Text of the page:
07/07/2020 | News release | Distributed by Public on 07/07/2020 15:08
Having caddied for Phil Mickelson for more than 25 years, there isn't much of Muirfield Village that Jim 'Bones' Mackay hasn't seen.
So when a text message came into Matthew Fitzpatrick's phone from the veteran looper turned broadcaster asking if he could be of assistance while the Englishman's regular caddie was back across the Atlantic, the answer was an emphatic yes.
Fitzpatrick, a former U.S. Amateur winner and five-time champion on the European Tour, usually uses another veteran caddie - fellow Englishman Billy Foster who has had a distinguished career on bags with Seve Ballesteros and Lee Westwood, among others. But with Foster remaining in the UK with his family during the COVID-19 pandemic, adjustments have been made.
After using Cayce Kerr as a fill-in for his last three tournaments, Fitzpatrick now turns to Mackay for this week's Workday Charity Open and next week's the Memorial Tournament presented by Nationwide. Both events will be held at Muirfield Village where Mackay also caddied during the 2013 Presidents Cup. Foster will return for the World Golf Championships-FedEx St. Jude Invitational later this month.
'I was shocked, honestly. I was absolutely shocked,' Fitzpatrick said when recalling the text message. 'I'm looking forward to it, obviously. Everyone knows what he's achieved in the game with the players he's caddied for. Even just walking around here people are excited to see him back out and on TOUR.'
Mackay is still a semi-regular on the circuit thanks to his role as an NBC/Golf Channel analyst that he took on shortly after his mutual split with Mickelson in 2017. He had a guest-caddie stint for Justin Thomas in Hawaii when Jimmy Johnson was injured in 2018.
'Having seen Matt play for several years now, getting paired with him when I was still caddying for Phil, I knew two things: That he was a really good player and a really good guy,' Mackay said. 'I love to caddie, I still consider myself a caddie to this day who's just doing TV, and I said, 'Hey, if I can help out at all I'd love to do it.' It worked out wonderfully.'
Mackay could yet be a secret weapon for Fitzpatrick based on experience alone. Not only has Mackay seen the course multiple times since 1990, four years before Fitzpatrick was even born, but he's done so on Mickelson's bag. In other words, he's seen every corner of the map and just about every conceivable escape angle as well. With the course being set up differently over the two tournaments, Mackay's experience could prove invaluable.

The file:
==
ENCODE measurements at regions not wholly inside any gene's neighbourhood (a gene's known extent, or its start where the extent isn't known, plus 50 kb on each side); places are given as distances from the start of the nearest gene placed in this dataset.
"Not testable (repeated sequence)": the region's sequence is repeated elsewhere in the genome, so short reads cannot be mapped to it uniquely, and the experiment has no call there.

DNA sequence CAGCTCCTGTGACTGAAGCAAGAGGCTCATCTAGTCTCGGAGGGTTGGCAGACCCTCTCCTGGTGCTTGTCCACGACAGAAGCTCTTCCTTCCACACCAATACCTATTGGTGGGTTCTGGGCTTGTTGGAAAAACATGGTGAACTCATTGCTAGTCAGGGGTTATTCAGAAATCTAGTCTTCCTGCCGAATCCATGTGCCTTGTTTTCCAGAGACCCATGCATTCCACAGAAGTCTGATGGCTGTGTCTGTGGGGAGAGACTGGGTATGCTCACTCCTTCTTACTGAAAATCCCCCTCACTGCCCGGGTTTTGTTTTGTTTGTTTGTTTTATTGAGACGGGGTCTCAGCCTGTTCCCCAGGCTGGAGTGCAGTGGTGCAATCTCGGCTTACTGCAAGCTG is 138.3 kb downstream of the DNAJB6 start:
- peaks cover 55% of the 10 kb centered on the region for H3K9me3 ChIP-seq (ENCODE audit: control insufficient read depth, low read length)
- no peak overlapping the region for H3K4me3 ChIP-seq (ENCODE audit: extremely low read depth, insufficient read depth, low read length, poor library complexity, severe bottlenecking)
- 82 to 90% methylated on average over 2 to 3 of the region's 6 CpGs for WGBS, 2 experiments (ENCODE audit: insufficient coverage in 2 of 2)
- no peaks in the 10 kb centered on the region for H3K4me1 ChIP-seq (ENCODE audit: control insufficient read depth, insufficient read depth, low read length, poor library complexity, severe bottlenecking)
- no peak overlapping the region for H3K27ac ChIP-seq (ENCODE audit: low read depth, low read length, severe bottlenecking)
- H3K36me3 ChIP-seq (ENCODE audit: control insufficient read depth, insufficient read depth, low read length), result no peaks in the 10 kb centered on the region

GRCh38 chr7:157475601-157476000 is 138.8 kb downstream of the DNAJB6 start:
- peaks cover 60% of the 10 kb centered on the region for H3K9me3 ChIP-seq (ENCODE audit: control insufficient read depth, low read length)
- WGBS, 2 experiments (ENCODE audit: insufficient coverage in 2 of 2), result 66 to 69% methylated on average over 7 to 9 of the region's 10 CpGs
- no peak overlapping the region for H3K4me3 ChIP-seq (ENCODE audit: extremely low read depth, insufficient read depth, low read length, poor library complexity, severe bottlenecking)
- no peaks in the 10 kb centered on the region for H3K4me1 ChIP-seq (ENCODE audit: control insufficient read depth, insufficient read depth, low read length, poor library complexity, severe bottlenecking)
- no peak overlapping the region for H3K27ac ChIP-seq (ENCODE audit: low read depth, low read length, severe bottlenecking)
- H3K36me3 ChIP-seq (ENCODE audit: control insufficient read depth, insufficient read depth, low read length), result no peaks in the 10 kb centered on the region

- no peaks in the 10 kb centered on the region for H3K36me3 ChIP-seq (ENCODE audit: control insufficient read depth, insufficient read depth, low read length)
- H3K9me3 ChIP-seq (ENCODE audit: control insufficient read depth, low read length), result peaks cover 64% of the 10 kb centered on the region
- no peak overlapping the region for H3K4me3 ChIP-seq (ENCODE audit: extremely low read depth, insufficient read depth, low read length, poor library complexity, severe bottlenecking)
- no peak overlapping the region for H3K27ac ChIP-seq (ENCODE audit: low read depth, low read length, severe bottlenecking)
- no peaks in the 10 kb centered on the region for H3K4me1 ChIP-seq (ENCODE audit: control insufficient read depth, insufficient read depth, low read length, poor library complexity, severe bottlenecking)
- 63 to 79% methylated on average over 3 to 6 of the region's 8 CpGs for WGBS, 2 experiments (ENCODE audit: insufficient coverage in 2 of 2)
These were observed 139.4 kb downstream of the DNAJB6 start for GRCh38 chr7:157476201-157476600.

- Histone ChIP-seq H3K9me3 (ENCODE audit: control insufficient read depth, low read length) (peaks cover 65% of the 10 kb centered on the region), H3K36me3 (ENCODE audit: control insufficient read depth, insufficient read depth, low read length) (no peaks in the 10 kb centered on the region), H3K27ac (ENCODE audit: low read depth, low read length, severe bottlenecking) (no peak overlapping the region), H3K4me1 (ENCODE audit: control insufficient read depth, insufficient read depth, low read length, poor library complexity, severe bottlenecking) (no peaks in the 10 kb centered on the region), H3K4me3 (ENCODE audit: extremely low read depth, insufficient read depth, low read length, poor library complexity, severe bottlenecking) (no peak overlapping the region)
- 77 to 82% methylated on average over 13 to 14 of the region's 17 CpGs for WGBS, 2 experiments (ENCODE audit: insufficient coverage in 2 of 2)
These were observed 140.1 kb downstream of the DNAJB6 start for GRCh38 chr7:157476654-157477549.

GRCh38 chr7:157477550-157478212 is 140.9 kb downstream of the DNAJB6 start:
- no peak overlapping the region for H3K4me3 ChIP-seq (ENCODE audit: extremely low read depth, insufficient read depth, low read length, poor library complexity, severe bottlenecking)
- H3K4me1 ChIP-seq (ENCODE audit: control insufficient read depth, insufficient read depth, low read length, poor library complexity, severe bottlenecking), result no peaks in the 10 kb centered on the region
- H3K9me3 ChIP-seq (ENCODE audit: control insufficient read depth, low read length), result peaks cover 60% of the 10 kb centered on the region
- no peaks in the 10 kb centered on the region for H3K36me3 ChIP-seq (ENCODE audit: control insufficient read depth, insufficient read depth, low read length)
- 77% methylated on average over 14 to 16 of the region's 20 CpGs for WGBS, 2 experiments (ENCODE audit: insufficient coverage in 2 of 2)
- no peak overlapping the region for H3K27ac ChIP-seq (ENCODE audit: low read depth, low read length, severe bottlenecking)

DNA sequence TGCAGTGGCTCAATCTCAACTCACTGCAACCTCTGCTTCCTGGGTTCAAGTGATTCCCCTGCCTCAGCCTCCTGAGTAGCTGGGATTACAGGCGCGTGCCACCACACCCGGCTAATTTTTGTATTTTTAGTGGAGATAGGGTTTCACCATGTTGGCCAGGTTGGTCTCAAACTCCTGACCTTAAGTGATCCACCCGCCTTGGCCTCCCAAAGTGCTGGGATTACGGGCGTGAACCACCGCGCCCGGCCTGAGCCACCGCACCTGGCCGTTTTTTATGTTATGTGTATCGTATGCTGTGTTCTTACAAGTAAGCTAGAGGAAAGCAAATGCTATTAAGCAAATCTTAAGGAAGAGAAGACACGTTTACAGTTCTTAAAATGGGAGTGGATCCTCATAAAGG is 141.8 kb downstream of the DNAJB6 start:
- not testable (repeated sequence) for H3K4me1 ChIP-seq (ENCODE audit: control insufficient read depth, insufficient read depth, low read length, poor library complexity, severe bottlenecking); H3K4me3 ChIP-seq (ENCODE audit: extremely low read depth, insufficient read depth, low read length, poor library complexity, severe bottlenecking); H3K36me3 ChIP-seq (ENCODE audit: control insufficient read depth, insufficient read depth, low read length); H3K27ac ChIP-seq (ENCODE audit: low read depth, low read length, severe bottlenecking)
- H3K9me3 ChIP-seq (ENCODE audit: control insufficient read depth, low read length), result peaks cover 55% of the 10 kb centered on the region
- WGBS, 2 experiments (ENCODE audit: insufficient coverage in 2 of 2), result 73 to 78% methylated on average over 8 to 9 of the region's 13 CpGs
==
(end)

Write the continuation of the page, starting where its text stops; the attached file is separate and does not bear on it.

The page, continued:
'Just having someone who's achieved so much, has so much experience, it kind of makes you feel better about your own game that someone of that stature has belief in your game. So for me, it absolutely gives me confidence going into the week,' Fitzpatrick said. 'It's been great so far. Learnt a few stories, which is always interesting, just been pretty easy so far. Slotting in nicely.'
Fitzpatrick said he's yet to get any great stories specific to Mickelson, but he has a few weeks to try to coax them out. That is between picking Mackay's brains on the course itself. With no fans on site in our current COVID-19 climate, Mackay will get his first taste of caddying without throngs of people to navigate.
'The one thing I am lucky to have is a good memory,' Mackay said. 'I've seen it in an array of different conditions, different winds. It's a question of me learning Matt's game as quickly as I can and if he's got a question for me I'd better be able to answer it. That's my job as his caddie.'
Since the return, Fitzpatrick finished T32 at the Charles Schwab Challenge and T14 at the RBC Heritage before missing the cut at the Travelers Championship. A T9 at the Arnold Palmer Invitational presented by Mastercard right before the shutdown and a seventh-place finish last fall at the World Golf Championships-HSBC Champions have seen the 25-year-old sit 83rd in the FedExCup standings.
He has eyes on being much higher in the standings and breaking through for a win on the PGA TOUR to go with his five European titles. This is his first full season as a PGA TOUR member, having split time with Europe previously. His best TOUR finish is a runner-up in 2019 at Bay Hill.
'I'm disappointed not to have won, but the way I look at it is I'm not playing full-time over here. OK, I'm playing a fair amount of events, so I've got chances, but I'm sort of doing half and half. I've given myself a few chances now, and I don't think I'm far off. It's just sort of everything coming together,' he added.
'I feel like it's close, but my level of frustration, I'm not frustrated. It's the way the game is. I've just got to keep working hard and sort of improving and trying to do the things that me and my team have looked at and just take it from there and hopefully it will come.'